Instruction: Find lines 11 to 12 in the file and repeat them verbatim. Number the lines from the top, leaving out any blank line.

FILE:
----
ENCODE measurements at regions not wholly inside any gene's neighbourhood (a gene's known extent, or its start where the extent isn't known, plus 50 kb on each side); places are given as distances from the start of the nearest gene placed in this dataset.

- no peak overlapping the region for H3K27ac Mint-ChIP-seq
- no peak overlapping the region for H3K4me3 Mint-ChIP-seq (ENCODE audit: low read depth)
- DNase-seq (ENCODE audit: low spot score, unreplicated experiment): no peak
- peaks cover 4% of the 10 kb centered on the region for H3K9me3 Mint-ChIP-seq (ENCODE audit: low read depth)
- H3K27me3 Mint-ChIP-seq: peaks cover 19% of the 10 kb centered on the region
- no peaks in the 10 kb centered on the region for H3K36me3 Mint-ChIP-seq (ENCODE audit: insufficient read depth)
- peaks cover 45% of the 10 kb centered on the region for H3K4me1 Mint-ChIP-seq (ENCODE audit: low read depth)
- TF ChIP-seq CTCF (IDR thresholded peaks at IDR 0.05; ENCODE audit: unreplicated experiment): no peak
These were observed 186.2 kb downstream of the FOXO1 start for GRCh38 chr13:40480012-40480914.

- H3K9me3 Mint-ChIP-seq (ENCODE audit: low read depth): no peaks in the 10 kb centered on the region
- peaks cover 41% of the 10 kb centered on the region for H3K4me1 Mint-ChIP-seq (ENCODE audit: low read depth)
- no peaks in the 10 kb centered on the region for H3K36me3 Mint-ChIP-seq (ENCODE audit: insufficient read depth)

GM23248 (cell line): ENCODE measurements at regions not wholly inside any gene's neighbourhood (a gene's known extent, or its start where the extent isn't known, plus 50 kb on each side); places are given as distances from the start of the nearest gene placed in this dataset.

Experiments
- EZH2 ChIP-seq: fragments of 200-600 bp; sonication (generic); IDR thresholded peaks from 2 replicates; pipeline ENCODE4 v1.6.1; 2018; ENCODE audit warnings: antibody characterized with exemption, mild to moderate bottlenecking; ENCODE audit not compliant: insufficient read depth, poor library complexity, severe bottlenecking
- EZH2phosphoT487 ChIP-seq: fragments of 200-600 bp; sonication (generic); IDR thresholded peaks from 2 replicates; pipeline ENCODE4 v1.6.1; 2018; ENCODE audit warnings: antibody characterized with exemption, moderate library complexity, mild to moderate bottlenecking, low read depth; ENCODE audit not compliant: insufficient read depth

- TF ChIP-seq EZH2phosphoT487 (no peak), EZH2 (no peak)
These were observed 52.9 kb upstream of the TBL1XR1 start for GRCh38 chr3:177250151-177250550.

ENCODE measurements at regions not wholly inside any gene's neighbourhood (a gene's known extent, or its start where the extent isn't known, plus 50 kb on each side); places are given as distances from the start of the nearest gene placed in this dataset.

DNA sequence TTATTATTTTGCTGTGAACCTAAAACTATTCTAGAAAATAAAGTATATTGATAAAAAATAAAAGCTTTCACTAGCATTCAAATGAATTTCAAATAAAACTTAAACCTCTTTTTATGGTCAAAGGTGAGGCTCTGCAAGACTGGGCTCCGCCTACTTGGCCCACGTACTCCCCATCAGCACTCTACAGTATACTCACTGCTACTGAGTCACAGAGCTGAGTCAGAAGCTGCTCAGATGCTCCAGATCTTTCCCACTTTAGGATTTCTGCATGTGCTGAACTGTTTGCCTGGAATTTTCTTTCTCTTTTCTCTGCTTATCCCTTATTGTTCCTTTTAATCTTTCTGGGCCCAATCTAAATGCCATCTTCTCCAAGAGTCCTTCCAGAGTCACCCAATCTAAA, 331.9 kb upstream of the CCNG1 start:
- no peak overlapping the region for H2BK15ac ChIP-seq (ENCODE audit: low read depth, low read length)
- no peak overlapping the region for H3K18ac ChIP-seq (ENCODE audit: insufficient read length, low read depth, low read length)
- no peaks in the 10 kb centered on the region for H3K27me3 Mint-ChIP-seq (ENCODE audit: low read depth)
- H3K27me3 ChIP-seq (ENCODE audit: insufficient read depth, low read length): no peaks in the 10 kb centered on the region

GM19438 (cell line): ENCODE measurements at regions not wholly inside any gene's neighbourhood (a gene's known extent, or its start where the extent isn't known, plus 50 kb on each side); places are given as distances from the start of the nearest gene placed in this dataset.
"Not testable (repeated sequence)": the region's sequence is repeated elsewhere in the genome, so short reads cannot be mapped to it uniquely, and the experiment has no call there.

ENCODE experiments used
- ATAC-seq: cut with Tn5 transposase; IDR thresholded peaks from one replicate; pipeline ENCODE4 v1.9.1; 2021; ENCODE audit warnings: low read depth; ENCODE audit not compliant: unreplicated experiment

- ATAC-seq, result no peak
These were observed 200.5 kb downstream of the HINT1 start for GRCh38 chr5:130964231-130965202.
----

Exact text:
- H3K9me3 Mint-ChIP-seq (ENCODE audit: low read depth): no peaks in the 10 kb centered on the region
- peaks cover 41% of the 10 kb centered on the region for H3K4me1 Mint-ChIP-seq (ENCODE audit: low read depth)